The PTAC Wellness Committee has worked hard to raise "awareness and a commitment to improve cafeteria offerings both in health quality and taste, otherwise known as appeal to the consumer," said PTAC President Lisa Beth Savitz.

During the discussion, Operations Director Ben Branyan explained that the rationale behind opting out of compliance with section 10-215e of the CT General Statues is multi-faceted with many "nuances" and that Certification "comes with strings attached."

For example, at Greenwich High School 95% of the sales are a la carte menu items. Compliance with the certification would "force a dramatic change in the menu offerings and cause a much deeper erosion of its customer base and sales," states the District Decision Philosophy in the Administration's recommendation.

Branyan characterized this as as "disservice" using the very popular breakfast item of bacon, egg and cheese on a hard roll as one example.  Currently weighing in at 20 grams of fat, this item would not be allowed to be sold any longer as it exceeds the total fat allowance under the mandated guidelines by 2 grams.

Fat is just one example

Other than fat reduction, that hard roll would also need to be replaced by a whole grain or multi-grain alternative, which of course would cost more.

Branyan explained that by "opting-in" the district would receive a an additional 10 cents for every reimbursable meal served the prior year, which for Greenwich would result in about $50,000. However the district would "lose more" on sales creating a negative gain. The food service budget, recently praised by the BET as being a balanced once, would no longer be "revenue neutral."

"We are trying out best to meet the nutritional needs" of the district, said Branyan and even pointed to the fact that nutritional labels are provided at the point of sale.

While not asking that the board opt-in specifically, council would like to see the district move toward the state standards in fat and sodium for example.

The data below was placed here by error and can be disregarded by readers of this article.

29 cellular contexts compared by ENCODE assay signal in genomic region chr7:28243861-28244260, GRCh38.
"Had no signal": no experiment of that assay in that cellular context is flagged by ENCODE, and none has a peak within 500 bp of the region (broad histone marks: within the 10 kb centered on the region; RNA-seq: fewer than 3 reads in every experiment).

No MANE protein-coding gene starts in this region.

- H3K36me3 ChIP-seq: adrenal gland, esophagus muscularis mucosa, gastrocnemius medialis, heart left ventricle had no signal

"Let us not present this issue as a choice between nutrition and taste, but as an opportunity to provide both together," said Savitz.

The board voted 7-0 to accept the administration's recommendation to opt-out and thus the fat stays in.

"Walk And Chew Gum At The Same Time..."

That's how Lulow described the need to multi-task at the beginning of the meeting after a lengthy discussion amongst board members on honing in on the academic goal intended to "drive district actions for improved achievement."

"People expect us to focus on every subject area and do well in all of those areas," said Lulow expressing that he felt there are "dangers in having one single goal."

On the flip side, "we can’t focus on everything as this means you are not focusing on anything."

The board has already spent some time discussing which "type" of goal will be "most effective" including:

  • Process goal versus results goal
  • Visionary goal versus more obtainable goal
  • K-12 goal versus leveraged indicator goal
  • Single goal focused on one academic area versus multiple goals


Any academic goal is a good goal

Board member Barbara O'Neill said that she wants to see a plan rather than throwing "spaghetti at the wall and hoping it sticks." O'Neill said, "Even when we get good results we can’t sustain it because we don’t have a plan. Without that we are back at spaghetti."

Chairman Moriarty asked board members to submit a priority goal at their June 7 meeting.